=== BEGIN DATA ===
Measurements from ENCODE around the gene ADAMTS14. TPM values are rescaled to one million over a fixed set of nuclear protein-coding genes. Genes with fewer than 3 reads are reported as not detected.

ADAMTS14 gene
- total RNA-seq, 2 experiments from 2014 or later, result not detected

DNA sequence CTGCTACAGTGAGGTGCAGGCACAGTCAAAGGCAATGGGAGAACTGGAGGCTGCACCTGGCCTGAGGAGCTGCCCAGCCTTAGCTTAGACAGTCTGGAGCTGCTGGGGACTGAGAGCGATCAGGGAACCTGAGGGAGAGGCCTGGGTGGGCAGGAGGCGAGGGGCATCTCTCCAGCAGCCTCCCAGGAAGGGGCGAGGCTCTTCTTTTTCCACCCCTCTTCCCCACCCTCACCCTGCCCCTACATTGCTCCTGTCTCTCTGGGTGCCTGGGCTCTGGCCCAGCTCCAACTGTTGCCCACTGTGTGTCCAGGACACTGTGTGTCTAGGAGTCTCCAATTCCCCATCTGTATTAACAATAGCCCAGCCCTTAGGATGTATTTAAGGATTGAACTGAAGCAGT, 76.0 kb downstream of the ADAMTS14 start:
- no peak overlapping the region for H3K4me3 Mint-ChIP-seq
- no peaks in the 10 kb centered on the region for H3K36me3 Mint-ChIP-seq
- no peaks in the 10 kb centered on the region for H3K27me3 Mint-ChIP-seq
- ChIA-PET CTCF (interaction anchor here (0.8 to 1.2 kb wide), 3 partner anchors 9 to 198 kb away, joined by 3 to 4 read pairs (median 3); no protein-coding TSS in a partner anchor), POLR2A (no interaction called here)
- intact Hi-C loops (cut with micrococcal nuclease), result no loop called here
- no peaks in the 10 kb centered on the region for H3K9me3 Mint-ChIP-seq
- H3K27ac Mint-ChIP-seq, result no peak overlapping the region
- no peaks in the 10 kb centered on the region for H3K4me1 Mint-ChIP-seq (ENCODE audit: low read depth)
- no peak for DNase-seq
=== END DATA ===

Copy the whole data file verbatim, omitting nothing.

Measurements from ENCODE around the gene ADAMTS14. TPM values are rescaled to one million over a fixed set of nuclear protein-coding genes. Genes with fewer than 3 reads are reported as not detected.

ADAMTS14 gene
- total RNA-seq, 2 experiments from 2014 or later, result not detected

DNA sequence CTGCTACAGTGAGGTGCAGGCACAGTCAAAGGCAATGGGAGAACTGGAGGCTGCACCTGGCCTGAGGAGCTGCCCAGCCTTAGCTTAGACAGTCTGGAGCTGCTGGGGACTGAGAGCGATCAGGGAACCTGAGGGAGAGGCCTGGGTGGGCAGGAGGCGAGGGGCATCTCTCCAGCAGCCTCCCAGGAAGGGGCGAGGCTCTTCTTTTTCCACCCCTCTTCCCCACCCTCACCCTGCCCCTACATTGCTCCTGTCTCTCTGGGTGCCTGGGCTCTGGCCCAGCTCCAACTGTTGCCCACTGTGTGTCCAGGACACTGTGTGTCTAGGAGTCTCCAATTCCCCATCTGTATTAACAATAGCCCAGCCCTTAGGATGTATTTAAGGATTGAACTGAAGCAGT, 76.0 kb downstream of the ADAMTS14 start:
- no peak overlapping the region for H3K4me3 Mint-ChIP-seq
- no peaks in the 10 kb centered on the region for H3K36me3 Mint-ChIP-seq
- no peaks in the 10 kb centered on the region for H3K27me3 Mint-ChIP-seq
- ChIA-PET CTCF (interaction anchor here (0.8 to 1.2 kb wide), 3 partner anchors 9 to 198 kb away, joined by 3 to 4 read pairs (median 3); no protein-coding TSS in a partner anchor), POLR2A (no interaction called here)
- intact Hi-C loops (cut with micrococcal nuclease), result no loop called here
- no peaks in the 10 kb centered on the region for H3K9me3 Mint-ChIP-seq
- H3K27ac Mint-ChIP-seq, result no peak overlapping the region
- no peaks in the 10 kb centered on the region for H3K4me1 Mint-ChIP-seq (ENCODE audit: low read depth)
- no peak for DNase-seq